For the cause of the reward for the mitzvah is the mitzvah itself, since by performing the mitzvah a person draws down the revelation of [G‑d’s] Infinite Light... to enclothe itself in the material substance of this world.

With this statement, the Alter Rebbe is implying that both our service and the reward for our service focus on the same activity, revealing G‑dliness in the world, transforming the world into a dwelling for G‑d.

In this context, we can explain the manner in which G‑d fulfills the commandment, “Give him his wage on that day.” Since the performance of every mitzvah draws down the revelation of G‑dliness in the world, as soon as one performs the mitzvah, one receives the reward, the revelation of G‑dliness, immediately. Every mitzvah represents a personal redemption.

Moreover, the redemption as a whole is also within the grasp of every Jew. It is like a treasure kept locked in a chest for which the key has been given over to each individual Jew. Furthermore, each Jew has the potential to open the chest whenever he desires. For every mitzvah a Jew performs has the potential to tip his own personal balance and that of the world at large and bring about deliverance and salvation. I.e., each person has the potential to bring about the coming of the Era of the Redemption when the reward for the mitzvos, the expression of G‑dliness in this world, will be revealed.

Thus in addition to the individual redemption, the expression of G‑dliness that accompanies the fulfillment of each mitzvah, there is “the endowment of the reward to the righteous in the World to Come.” Then the reward for the service of the Jews throughout the entire duration of existence will be revealed. Furthermore, the reward for the service of the Jews in the Era of the Redemption will be revealed at that time. That service will constitute the ultimate in the observance of mitzvos and the study of the Torah. For then we will merit the revelation of “the new [dimensions of the] Torah that will emerge from Me,” the revelation of Pnimiyus HaTorah, the reasons for the mitzvos. Similarly, in that Era, the Beis HaMikdash will be rebuilt and we will be able to perform all the mitzvos including the mitzvos dependent on the holiness of Eretz Yisrael and the mitzvos associated with sacrificial offerings.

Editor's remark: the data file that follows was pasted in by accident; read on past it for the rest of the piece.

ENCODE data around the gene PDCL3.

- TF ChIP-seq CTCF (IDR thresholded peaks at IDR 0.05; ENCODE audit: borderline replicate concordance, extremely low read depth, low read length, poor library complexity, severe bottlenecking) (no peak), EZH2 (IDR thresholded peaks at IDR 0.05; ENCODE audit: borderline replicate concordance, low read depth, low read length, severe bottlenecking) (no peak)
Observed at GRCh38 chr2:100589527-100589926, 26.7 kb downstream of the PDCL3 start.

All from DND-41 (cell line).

On a deeper level, not only do we receive a reward at present that reflects the ultimate reward to be received in the Era of the Redemption, even our service itself is representative of that reward. To explain: Every Jew is one with G‑d’s essence and his activity brings about the revelation of essential G‑dliness in the world. This applies even before a Jew begins his service. Indeed, this potential existed before the creation as a whole and is, in fact, the purpose for the creation.

Thus we can see a transition in phases of time. A Jew’s service does not concern the present alone. It is associated with the future, when the ultimate purpose for creation will be openly revealed, and the past, before creation, when “G‑d consulted with the souls of the righteous” concerning the creation of the world.

When a Jew is conscious of these ideas and reflects them in his conduct, it is easier for him to carry out his service in the world and thus transform the world into a dwelling for G‑d. On this basis, we can understand the connection between the parshiyos, Ki Seitzei and Ki Savo. Ki Seitzei refers to our service in going out to refine and elevate the world. This service must be permeated by the awareness of Ki Savo, i.e., one must realize that one will receive a reward for this service and indeed, experience a foretaste of this reward. Furthermore, one must be conscious and reflect in one’s service the awareness that the ultimate purpose of the creation is this service. This allows the service to be carried out in an ordered and settled manner, permeated by peace and rest.